–”The Blake”– Courtney Sposato, with the assistance of her co-director husband, Mark, recalls how learning about the Challenger disaster helped her deal with a painful loss in her own life. This is one of those films where the power of cinema to heal feels very much on display.
–”Shelf Life”– This animated short from Erin Zhang takes a look at the way women are put into boxes of how they matter as consumers at different age ranges. It’s a wicked indictment of the patriarchy and simply, beautifully crafted.
–”I Don’t Know if You Remember This”– Director Katelyn Rebelo gets a group of her former high school classmates together to recall the memory of unspoken sexual assaults they experienced. In doing so, they get to something important about the way communication heals wounds from the past.
–”Kid Free Weekend”– This short horror film, from director Rozalyn Mattocks, also played at the 2022 Renegade Film Festival- where I first saw it- and it’s a fun, darkly funny look at a wife and mother who finally has a weekend all to herself.
–Priya Kansara & Ritu Arya, “Polite Society”– Kansara is the true breakout of this action-comedy about a young woman who wants to be a stuntwoman, and also needs to save her sister (Arya) from a suspicious marriage, but both sisters are essential if the film’s emotional beats are going to land when things go really overboard.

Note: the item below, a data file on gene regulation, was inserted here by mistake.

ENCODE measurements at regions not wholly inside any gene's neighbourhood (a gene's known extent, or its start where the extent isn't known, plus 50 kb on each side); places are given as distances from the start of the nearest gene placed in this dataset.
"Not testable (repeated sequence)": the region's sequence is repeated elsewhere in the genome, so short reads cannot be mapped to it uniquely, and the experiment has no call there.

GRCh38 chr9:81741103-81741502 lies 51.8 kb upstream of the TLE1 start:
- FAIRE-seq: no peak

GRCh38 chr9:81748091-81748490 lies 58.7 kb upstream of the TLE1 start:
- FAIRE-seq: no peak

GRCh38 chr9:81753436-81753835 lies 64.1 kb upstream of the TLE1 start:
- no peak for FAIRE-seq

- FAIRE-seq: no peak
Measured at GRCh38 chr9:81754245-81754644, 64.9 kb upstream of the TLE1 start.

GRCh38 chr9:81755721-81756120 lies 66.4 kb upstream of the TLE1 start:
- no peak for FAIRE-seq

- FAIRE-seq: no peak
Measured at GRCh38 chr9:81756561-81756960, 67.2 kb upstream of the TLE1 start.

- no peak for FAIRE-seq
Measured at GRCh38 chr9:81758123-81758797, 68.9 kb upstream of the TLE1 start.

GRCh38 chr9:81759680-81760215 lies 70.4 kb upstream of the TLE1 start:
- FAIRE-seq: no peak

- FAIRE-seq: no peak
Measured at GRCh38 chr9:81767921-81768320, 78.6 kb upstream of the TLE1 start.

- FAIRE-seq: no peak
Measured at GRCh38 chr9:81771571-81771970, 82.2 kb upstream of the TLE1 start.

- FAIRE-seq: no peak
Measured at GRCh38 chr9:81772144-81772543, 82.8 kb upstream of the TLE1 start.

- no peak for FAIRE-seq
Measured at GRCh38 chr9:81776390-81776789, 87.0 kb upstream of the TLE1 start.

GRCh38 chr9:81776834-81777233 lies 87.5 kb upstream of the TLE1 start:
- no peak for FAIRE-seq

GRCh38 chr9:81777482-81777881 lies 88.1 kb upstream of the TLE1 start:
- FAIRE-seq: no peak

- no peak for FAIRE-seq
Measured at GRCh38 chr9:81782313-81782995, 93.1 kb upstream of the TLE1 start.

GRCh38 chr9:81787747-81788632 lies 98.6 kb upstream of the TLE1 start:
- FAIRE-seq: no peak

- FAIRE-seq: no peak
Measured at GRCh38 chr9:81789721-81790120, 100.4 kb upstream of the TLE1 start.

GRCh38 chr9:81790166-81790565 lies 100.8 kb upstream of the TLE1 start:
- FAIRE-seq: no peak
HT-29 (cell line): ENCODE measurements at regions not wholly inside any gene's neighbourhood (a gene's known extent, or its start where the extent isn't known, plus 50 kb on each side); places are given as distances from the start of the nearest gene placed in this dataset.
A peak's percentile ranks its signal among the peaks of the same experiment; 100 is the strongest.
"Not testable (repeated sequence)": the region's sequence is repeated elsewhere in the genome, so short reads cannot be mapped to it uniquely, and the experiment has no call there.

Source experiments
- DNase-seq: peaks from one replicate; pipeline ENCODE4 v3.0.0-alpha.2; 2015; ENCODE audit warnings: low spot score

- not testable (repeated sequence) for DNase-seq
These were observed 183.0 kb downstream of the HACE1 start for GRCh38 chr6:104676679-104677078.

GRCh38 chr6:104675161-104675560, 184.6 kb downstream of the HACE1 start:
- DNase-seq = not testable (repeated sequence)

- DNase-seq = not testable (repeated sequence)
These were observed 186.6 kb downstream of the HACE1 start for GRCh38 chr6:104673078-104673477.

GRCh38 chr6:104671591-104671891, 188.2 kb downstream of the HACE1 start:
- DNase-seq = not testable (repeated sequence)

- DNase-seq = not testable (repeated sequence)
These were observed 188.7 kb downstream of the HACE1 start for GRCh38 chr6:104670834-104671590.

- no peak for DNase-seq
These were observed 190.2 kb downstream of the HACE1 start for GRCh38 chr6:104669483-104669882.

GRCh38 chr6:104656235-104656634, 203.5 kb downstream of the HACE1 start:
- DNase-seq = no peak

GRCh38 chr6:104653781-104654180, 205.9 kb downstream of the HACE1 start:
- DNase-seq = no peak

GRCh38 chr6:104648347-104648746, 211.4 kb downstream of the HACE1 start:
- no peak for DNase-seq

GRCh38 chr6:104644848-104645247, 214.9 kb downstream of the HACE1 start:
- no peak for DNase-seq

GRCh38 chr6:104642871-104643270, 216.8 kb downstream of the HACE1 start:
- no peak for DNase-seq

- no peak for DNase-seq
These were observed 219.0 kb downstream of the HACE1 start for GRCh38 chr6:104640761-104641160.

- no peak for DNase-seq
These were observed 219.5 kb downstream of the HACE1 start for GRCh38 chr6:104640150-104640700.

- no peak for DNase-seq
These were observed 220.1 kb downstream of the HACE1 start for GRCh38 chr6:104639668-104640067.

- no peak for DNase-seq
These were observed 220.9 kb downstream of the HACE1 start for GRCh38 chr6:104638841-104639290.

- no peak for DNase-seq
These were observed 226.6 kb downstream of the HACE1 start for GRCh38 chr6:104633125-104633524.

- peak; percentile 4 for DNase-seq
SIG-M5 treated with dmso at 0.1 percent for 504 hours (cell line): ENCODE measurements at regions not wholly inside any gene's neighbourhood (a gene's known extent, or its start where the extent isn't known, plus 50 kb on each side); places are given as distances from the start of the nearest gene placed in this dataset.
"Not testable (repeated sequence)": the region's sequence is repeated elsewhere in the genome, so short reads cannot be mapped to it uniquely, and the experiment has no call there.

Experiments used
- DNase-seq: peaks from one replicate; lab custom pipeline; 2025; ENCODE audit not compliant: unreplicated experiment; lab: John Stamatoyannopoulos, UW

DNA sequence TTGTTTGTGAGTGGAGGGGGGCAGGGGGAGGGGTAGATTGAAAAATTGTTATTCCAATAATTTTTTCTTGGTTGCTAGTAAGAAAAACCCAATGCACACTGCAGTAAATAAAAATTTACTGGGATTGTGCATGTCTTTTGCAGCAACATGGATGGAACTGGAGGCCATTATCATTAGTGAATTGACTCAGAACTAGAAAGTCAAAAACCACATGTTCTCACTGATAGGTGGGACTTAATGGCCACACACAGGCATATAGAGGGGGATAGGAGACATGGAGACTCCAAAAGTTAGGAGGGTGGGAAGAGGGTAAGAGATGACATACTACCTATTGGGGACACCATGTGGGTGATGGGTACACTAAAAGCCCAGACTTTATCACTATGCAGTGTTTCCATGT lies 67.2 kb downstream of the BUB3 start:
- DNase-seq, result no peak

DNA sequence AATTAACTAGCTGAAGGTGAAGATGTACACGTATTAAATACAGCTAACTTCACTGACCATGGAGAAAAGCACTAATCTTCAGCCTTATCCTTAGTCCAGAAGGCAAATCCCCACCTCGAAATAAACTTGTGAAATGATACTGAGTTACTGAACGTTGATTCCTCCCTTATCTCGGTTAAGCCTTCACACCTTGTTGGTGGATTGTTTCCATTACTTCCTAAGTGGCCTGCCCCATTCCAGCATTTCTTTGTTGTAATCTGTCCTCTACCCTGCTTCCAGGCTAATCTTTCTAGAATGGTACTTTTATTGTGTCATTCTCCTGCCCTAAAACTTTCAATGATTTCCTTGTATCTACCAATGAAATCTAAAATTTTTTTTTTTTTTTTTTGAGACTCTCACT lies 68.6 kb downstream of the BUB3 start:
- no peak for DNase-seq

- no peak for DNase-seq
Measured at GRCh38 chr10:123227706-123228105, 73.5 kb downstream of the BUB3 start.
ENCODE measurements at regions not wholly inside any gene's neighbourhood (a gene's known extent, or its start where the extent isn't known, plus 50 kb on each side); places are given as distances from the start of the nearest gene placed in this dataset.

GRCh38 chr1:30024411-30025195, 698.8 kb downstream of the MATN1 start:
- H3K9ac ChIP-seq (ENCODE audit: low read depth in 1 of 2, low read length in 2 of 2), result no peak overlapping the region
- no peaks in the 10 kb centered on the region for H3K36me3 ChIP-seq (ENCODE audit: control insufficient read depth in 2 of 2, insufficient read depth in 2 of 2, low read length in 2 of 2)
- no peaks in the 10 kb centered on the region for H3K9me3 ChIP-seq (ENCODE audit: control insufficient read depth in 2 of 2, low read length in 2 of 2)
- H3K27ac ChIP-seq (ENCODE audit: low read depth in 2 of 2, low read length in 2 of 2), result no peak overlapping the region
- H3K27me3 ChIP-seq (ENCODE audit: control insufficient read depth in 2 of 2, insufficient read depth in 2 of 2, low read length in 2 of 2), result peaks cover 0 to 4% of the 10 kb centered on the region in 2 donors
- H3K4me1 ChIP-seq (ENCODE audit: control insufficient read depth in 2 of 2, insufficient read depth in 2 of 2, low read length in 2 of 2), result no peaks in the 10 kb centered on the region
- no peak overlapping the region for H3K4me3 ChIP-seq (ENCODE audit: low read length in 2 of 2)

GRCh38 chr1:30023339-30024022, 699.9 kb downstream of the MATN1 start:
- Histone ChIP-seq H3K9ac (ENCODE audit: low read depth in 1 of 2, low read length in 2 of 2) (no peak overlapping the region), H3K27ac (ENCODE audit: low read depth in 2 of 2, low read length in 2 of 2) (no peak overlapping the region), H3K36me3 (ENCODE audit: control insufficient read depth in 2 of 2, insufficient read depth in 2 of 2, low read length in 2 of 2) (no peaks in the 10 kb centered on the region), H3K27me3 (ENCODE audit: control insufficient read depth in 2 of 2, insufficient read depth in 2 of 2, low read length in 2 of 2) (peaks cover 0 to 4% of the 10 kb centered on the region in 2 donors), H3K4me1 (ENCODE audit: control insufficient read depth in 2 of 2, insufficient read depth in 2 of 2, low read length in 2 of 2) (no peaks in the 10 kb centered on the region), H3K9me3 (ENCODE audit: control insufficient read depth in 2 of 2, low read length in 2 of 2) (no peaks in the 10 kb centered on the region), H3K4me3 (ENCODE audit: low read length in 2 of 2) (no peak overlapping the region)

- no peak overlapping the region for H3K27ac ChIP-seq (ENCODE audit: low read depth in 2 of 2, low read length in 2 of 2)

–Sunita Mani, “Wilder Than Her”– As a school counselor struggling with not only her job, but the loss of a friend, Mani’s Emilia sets up the camping trip that sets this film in motion. The way her and writer-director Jessica Kozak build the character’s arc throughout the film is striking, and unforgettable.
–Anne Ratte-Polle, “Everybody Wants to Be Loved”– As Ina, a therapist and mother who seems to only think of others, and allows herself to be bullied in certain directions in life because of it, Ratte-Polle is a ticking timebomb that is set to go off when, finally, everyone just has to put their own wants aside so that she can truly pursue what matters in her life. Being the one who always has to be there for others is exhausting, especially when that leaves little time to be there for yourself.
–Babetida Sadjo, “Our Father, the Devil”– Watching Marie come undone by the unwelcome re-entry of her past into her life is a profound, devastating experience through Sadjo’s performance. Even when Father Patrick will not admit to being who she thinks he is, we believe it, because her conviction is palpable, and the anxiety it brings up in her is felt.
–Michelle Williams, “Showing Up”– Lizzy is a character I very much identify with in Kelly Reichardt’s drama. Her family is messy, her best friendship seems distant, and yet, she sometimes has to help others to the detriment of taking care of herself. As she prepares for an art show, I feel the sense of doubt Lizzy has, not because she isn’t talented, but because she wonders if anyone will appreciate what she’s done.
Read more of Brian’s coverage of the 2023 Atlanta Film Festival at Sonic Cinema.